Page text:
Petitioners note that Senator Obama has not provided proof of his citizenship eligibility despite repeated requests during the primary and general election campaigns.

Constitutional crisis looming over Obama's birth location

The California secretary of state should refuse to allow the state's 55 Electoral College votes to be cast in the 2008 presidential election until President-elect Barack Obama verifies his eligibility to hold the office, alleges a California court petition filed on behalf of former presidential candidate Alan Keyes and others.

The legal action today is just the latest is a series of challenges, some of which have gone as high as the U.S. Supreme Court, over the issue of Obama's status as a "natural-born citizen," a requirement set by the U.S. Constitution.

The Justiciability of Eligibility. May Courts Decide Who Can Be President?

The 2008 election cycle has been a busy one for legal disputes over the qualifications of presidential candidates, with federal cases having been filed to challenge both major candidates’ eligibility under the “natural born Citizen” clause. These cases unquestionably present vital questions of constitutional law, touching on matters of selfevident national importance. It is doubtful, however, that they are justiciable in lower federal courts. Standing requirements and the political question doctrine make it unlikely that a federal court will reach the merits in cases of the type filed to date.

The current federal lawsuits challenging the presidential candidates’ eligibility to serve as president are not justiciable, and it is questionable whether any justiciable case could be brought in federal court as an initial matter. Fortunately, there are alternative means to adjudicate this matter that are consistent with the U.S. Constitution.

The most promising is a preelection state-court lawsuit seeking to keep an allegedly unqualified candidate off the ballot. In the event that a renegade state court rejects a candidate who is, in fact, eligible or that two or more state courts reach conflicting conclusions on a candidate’s eligibility, U.S. Supreme Court review should be available as a backstop. This avenue seems less fraught with peril than congressional resolution of the matter, given Congress’ dubious legal authority to not count electoral votes of a candidate it believes ineligible. Those who seek to challenge a presidential candidate’s eligibility would thus be well-advised to dust off their state election codes and head to state court.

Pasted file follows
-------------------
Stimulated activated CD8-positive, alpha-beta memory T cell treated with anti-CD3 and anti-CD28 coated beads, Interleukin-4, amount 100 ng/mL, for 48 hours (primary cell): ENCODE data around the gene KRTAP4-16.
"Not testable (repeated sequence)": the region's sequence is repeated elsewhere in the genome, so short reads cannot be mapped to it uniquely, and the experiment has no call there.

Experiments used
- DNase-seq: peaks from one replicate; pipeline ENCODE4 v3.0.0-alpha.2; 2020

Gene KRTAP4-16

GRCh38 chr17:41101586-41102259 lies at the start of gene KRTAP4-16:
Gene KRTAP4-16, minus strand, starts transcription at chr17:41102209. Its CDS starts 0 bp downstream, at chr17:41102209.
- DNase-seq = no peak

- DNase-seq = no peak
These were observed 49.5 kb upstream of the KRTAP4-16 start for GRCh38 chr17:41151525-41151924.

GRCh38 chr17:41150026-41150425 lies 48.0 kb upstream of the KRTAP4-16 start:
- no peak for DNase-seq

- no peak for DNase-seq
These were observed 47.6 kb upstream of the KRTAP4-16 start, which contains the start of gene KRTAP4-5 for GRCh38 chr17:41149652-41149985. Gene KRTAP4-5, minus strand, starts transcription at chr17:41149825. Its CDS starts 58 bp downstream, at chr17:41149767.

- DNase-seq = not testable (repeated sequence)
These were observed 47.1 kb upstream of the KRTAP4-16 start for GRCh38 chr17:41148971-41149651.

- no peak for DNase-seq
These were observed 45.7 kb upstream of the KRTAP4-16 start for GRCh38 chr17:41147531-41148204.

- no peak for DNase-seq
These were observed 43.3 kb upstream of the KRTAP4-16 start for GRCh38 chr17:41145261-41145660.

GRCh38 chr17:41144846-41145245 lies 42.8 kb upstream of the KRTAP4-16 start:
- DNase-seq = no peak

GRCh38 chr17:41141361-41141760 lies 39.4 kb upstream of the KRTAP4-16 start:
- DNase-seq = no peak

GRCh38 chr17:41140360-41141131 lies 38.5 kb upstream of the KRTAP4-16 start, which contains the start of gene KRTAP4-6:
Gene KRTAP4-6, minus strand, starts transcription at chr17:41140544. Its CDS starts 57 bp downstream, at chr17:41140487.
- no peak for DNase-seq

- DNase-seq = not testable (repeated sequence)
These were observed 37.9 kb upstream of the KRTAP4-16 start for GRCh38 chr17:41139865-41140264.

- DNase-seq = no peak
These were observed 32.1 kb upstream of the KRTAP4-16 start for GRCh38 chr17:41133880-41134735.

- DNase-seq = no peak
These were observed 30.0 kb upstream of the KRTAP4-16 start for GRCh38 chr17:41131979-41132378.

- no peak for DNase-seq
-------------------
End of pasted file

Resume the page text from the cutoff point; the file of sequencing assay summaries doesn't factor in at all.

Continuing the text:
Phil Berg discusses lawsuit against Obama

Hear Savage interview Democrat attorney Philip J. Berg, former deputy attorney general of Pennsylvania, about his lawsuit demanding Barack Obama present his original birth certificate to prove he was born in the United States and qualified to serve as president.

Hoboken's tax jump: 47 percent

HOBOKEN - Already hard hit by the tanking economy, there's no letup in sight for taxpayers in the Mile Square City.

To correct the problem of a budget that hasn't been fully funded, property owners can expect to be whacked with a 47 percent municipal tax hike - $646 more for a home assessed at $250,000 - for at least the next two quarters, officials say.

City officials said they expect to send out the next tax bill within a few weeks and taxes are due 25 days later.